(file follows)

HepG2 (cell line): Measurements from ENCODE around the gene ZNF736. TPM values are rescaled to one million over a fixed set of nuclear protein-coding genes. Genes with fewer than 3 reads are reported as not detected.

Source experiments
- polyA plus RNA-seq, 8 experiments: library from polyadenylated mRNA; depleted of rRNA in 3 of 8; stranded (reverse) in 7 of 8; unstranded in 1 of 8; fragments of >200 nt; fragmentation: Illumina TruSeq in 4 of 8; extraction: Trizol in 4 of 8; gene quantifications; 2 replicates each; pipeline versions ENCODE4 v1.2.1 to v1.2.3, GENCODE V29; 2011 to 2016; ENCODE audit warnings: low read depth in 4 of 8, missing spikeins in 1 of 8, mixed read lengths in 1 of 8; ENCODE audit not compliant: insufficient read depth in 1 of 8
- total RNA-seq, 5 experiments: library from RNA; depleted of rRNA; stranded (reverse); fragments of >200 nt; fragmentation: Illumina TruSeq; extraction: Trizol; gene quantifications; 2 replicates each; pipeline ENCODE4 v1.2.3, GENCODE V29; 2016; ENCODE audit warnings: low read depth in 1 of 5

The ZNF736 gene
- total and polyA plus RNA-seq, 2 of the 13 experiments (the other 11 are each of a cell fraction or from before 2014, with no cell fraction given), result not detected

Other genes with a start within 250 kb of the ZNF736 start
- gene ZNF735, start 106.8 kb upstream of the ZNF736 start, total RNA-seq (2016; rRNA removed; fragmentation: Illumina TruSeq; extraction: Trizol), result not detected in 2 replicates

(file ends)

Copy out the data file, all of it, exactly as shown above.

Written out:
HepG2 (cell line): Measurements from ENCODE around the gene ZNF736. TPM values are rescaled to one million over a fixed set of nuclear protein-coding genes. Genes with fewer than 3 reads are reported as not detected.

Source experiments
- polyA plus RNA-seq, 8 experiments: library from polyadenylated mRNA; depleted of rRNA in 3 of 8; stranded (reverse) in 7 of 8; unstranded in 1 of 8; fragments of >200 nt; fragmentation: Illumina TruSeq in 4 of 8; extraction: Trizol in 4 of 8; gene quantifications; 2 replicates each; pipeline versions ENCODE4 v1.2.1 to v1.2.3, GENCODE V29; 2011 to 2016; ENCODE audit warnings: low read depth in 4 of 8, missing spikeins in 1 of 8, mixed read lengths in 1 of 8; ENCODE audit not compliant: insufficient read depth in 1 of 8
- total RNA-seq, 5 experiments: library from RNA; depleted of rRNA; stranded (reverse); fragments of >200 nt; fragmentation: Illumina TruSeq; extraction: Trizol; gene quantifications; 2 replicates each; pipeline ENCODE4 v1.2.3, GENCODE V29; 2016; ENCODE audit warnings: low read depth in 1 of 5

The ZNF736 gene
- total and polyA plus RNA-seq, 2 of the 13 experiments (the other 11 are each of a cell fraction or from before 2014, with no cell fraction given), result not detected

Other genes with a start within 250 kb of the ZNF736 start
- gene ZNF735, start 106.8 kb upstream of the ZNF736 start, total RNA-seq (2016; rRNA removed; fragmentation: Illumina TruSeq; extraction: Trizol), result not detected in 2 replicates